Deputy to the duke. Angelo is subject to two main interpretations. He can be viewed as a thoroughly evil man, hypocritical in his pose of morality, whose lust for Isabella is true to character; or he can be seen as a basically moral man who succumbs to temptation upon one occasion.
In support of the first view, critics point out his treacherous and heartless desertion of Mariana, prior to the action of this play, showing a history of immorality. The duke, suspecting the corruption beneath Angelo's facade of righteousness, leaves him in charge to test his true character. Angelo proceeds to convict Claudio of a most human crime. He is deaf to Isabella's pleas for mercy but promises to save her brother if she will have sexual intercourse with him. Believing that Isabella has shared his bed, Angelo compounds his crime and cruelty by ordering Claudio's execution.
It can be argued, however, that the duke leaves Angelo in charge because of a genuine regard for his judgement and virtue. Angelo tries to resist the temptation Isabella presents, seeking aid through prayer (in which his detractors see no sincerity). His final repentance is seen by some as evidence of his basic goodness and by others as an insincere token apology.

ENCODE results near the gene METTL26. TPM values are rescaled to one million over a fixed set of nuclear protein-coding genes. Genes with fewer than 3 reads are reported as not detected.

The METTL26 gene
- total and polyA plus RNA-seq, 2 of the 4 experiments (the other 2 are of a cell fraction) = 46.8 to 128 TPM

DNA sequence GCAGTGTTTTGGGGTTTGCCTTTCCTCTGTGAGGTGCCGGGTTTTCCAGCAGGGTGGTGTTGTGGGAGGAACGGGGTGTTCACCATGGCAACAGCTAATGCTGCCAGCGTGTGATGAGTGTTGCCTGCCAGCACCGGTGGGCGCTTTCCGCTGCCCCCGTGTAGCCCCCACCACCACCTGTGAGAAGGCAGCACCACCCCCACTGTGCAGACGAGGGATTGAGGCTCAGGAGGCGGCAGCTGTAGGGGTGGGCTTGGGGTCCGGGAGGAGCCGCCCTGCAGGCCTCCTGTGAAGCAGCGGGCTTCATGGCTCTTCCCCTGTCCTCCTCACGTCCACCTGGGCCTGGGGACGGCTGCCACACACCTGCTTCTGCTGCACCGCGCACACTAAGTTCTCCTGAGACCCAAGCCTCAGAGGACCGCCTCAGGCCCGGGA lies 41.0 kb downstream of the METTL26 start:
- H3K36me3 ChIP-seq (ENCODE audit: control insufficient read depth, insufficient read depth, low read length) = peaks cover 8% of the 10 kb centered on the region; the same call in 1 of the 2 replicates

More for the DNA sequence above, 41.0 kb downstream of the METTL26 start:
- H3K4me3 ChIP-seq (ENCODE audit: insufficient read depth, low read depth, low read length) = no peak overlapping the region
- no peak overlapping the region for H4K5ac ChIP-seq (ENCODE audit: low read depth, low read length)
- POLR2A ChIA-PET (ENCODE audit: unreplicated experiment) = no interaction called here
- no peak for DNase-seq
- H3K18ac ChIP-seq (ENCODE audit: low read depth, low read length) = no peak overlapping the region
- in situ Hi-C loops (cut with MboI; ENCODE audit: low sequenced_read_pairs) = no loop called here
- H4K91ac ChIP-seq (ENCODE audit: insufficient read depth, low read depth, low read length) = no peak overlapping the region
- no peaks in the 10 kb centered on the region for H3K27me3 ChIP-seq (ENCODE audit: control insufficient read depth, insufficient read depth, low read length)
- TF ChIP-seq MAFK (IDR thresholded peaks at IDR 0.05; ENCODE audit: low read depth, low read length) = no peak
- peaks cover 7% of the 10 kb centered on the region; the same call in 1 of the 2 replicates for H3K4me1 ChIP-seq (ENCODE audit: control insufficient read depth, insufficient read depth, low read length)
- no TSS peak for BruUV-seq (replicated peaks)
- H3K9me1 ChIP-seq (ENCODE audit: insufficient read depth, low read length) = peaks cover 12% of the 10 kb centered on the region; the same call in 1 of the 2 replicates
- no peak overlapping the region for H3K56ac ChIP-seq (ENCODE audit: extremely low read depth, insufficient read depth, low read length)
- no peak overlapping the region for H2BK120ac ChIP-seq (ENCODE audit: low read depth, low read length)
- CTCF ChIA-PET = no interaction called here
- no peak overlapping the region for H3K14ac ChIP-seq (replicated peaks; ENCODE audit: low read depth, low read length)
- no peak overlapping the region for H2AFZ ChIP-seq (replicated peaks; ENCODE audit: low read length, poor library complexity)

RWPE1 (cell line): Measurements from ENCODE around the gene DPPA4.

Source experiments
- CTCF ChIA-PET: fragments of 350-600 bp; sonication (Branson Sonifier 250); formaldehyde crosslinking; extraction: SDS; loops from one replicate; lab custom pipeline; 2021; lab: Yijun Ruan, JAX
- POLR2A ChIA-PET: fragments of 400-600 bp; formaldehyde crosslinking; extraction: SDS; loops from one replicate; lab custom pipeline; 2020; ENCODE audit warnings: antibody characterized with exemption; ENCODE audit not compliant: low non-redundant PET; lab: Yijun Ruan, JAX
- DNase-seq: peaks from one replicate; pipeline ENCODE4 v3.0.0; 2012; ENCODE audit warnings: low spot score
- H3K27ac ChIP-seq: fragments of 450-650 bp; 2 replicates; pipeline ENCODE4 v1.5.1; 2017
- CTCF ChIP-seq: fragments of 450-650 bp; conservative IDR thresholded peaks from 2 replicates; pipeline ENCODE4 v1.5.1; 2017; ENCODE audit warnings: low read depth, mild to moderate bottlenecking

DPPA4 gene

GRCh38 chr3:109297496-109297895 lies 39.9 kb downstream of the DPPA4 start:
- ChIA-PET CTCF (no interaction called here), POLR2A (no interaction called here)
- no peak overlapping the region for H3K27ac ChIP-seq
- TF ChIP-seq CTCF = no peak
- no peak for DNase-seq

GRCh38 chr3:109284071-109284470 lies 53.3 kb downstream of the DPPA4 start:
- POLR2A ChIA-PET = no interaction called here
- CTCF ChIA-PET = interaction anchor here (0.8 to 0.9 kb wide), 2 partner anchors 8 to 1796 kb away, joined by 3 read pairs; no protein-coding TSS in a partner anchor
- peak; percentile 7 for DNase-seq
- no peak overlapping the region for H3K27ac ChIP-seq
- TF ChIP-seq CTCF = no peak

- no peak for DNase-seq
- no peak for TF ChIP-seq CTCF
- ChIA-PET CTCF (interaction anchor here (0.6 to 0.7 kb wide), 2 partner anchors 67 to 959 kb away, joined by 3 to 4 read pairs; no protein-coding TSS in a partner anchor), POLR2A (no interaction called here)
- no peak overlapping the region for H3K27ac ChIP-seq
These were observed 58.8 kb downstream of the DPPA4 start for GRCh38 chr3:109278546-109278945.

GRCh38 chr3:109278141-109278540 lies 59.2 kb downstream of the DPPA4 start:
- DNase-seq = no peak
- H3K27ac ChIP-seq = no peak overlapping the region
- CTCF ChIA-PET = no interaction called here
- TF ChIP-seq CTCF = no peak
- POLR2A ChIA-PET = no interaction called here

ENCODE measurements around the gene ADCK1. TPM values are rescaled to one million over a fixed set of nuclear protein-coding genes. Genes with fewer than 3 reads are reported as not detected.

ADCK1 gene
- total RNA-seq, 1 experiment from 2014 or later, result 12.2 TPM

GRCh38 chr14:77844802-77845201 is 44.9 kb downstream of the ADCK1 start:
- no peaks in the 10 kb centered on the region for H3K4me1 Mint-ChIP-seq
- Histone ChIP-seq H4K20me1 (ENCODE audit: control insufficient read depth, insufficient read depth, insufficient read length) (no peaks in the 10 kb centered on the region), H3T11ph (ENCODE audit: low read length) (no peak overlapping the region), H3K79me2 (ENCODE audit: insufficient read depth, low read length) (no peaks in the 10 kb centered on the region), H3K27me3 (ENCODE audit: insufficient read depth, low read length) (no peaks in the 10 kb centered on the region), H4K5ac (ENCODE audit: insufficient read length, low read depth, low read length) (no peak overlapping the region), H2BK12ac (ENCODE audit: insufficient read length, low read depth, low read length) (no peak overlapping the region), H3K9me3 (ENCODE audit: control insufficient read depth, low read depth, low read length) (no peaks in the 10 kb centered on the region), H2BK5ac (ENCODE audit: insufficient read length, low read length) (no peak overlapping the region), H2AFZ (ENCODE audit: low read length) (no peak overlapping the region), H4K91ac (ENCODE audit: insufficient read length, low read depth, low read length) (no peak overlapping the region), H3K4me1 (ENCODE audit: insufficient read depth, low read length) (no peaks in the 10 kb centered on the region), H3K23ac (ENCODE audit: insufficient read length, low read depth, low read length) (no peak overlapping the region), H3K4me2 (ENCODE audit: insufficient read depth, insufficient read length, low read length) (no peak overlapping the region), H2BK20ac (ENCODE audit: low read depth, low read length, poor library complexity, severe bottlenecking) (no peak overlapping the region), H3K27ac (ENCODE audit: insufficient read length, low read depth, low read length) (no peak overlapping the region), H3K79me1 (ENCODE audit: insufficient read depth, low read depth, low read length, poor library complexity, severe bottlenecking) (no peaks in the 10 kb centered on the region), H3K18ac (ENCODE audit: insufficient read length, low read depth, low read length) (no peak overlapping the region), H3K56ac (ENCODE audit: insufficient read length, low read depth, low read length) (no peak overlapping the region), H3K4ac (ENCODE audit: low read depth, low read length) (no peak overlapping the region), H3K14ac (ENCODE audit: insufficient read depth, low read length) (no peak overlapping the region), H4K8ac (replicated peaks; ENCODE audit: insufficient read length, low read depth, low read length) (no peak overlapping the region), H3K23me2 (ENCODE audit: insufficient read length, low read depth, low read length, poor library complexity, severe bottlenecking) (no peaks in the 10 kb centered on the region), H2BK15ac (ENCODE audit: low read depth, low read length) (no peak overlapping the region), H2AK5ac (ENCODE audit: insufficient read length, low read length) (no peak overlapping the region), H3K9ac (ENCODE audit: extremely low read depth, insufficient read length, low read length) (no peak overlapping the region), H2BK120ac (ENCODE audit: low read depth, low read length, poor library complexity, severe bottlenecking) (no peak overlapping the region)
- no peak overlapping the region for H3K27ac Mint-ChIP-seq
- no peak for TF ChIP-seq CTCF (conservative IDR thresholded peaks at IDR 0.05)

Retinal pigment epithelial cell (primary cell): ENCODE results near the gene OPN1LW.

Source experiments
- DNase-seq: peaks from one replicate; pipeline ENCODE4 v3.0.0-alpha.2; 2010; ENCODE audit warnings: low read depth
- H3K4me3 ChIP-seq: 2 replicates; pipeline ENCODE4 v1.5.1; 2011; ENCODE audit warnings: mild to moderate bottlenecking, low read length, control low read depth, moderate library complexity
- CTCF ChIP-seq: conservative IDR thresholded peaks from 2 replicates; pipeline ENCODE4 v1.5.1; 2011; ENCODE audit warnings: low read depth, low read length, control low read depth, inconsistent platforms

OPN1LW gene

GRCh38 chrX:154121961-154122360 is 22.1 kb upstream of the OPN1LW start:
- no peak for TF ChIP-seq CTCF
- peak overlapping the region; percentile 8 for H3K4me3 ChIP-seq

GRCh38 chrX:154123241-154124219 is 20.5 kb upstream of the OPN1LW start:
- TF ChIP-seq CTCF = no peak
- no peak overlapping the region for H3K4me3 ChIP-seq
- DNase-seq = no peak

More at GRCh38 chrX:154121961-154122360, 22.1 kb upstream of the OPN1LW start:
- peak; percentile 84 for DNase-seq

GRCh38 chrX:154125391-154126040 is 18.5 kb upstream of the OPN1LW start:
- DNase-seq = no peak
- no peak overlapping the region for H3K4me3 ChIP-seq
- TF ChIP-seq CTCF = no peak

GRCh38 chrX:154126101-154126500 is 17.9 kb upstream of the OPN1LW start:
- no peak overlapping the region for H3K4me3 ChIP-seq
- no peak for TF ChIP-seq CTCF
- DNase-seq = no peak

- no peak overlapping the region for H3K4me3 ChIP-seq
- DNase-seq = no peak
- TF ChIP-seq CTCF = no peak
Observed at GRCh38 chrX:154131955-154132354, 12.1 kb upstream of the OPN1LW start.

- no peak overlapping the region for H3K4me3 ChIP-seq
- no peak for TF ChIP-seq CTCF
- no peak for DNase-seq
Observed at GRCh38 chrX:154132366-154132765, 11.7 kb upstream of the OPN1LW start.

Perhaps a true reading of Angelo's character lies somewhere in between. Sincere in his adherence to the letter of the law, he neglects mercy. His tightly contained lower instincts burst forth with a vengeance when too strong a temptation is thrown in his path. Horrified at his own crime, he orders Claudio's execution to save himself, confident that Claudio is, after all, guilty. When the truth is discovered, he is relieved to end the deception and begs that justice without mercy be his punishment.
It is well to remember here that Shakespeare's Angelo is milder than the deputies of the sources. If Shakespeare intended to present a completely evil man, why did he not have Angelo send Claudio's head to Isabella as his counterparts did?